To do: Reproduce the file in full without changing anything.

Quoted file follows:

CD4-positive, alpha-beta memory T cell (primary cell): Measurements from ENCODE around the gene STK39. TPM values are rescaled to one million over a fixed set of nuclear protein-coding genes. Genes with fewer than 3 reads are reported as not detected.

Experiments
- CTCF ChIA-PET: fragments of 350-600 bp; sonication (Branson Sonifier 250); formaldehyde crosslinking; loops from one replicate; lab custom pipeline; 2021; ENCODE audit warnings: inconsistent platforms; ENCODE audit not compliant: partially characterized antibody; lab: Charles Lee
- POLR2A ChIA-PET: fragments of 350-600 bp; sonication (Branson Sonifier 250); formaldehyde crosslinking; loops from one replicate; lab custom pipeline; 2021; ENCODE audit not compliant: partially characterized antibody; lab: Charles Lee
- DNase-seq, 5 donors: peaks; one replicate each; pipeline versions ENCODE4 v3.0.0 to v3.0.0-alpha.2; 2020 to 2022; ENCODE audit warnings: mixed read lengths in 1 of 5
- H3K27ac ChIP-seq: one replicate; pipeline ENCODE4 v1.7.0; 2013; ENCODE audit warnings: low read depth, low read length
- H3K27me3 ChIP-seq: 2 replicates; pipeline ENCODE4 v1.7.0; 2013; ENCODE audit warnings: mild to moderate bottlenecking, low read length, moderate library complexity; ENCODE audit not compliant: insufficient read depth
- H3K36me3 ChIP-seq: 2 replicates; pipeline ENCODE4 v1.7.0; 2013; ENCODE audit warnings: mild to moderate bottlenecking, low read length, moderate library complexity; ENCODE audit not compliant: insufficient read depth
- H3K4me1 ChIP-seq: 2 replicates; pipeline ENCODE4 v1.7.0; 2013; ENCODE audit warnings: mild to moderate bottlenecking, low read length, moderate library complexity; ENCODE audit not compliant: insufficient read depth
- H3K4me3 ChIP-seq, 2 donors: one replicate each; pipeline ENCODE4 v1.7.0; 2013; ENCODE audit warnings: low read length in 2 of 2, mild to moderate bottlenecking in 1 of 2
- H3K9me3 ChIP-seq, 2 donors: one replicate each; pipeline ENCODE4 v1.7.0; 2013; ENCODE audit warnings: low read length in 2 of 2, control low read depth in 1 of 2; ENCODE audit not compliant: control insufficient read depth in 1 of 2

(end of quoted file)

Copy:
CD4-positive, alpha-beta memory T cell (primary cell): Measurements from ENCODE around the gene STK39. TPM values are rescaled to one million over a fixed set of nuclear protein-coding genes. Genes with fewer than 3 reads are reported as not detected.

Experiments
- CTCF ChIA-PET: fragments of 350-600 bp; sonication (Branson Sonifier 250); formaldehyde crosslinking; loops from one replicate; lab custom pipeline; 2021; ENCODE audit warnings: inconsistent platforms; ENCODE audit not compliant: partially characterized antibody; lab: Charles Lee
- POLR2A ChIA-PET: fragments of 350-600 bp; sonication (Branson Sonifier 250); formaldehyde crosslinking; loops from one replicate; lab custom pipeline; 2021; ENCODE audit not compliant: partially characterized antibody; lab: Charles Lee
- DNase-seq, 5 donors: peaks; one replicate each; pipeline versions ENCODE4 v3.0.0 to v3.0.0-alpha.2; 2020 to 2022; ENCODE audit warnings: mixed read lengths in 1 of 5
- H3K27ac ChIP-seq: one replicate; pipeline ENCODE4 v1.7.0; 2013; ENCODE audit warnings: low read depth, low read length
- H3K27me3 ChIP-seq: 2 replicates; pipeline ENCODE4 v1.7.0; 2013; ENCODE audit warnings: mild to moderate bottlenecking, low read length, moderate library complexity; ENCODE audit not compliant: insufficient read depth
- H3K36me3 ChIP-seq: 2 replicates; pipeline ENCODE4 v1.7.0; 2013; ENCODE audit warnings: mild to moderate bottlenecking, low read length, moderate library complexity; ENCODE audit not compliant: insufficient read depth
- H3K4me1 ChIP-seq: 2 replicates; pipeline ENCODE4 v1.7.0; 2013; ENCODE audit warnings: mild to moderate bottlenecking, low read length, moderate library complexity; ENCODE audit not compliant: insufficient read depth
- H3K4me3 ChIP-seq, 2 donors: one replicate each; pipeline ENCODE4 v1.7.0; 2013; ENCODE audit warnings: low read length in 2 of 2, mild to moderate bottlenecking in 1 of 2
- H3K9me3 ChIP-seq, 2 donors: one replicate each; pipeline ENCODE4 v1.7.0; 2013; ENCODE audit warnings: low read length in 2 of 2, control low read depth in 1 of 2; ENCODE audit not compliant: control insufficient read depth in 1 of 2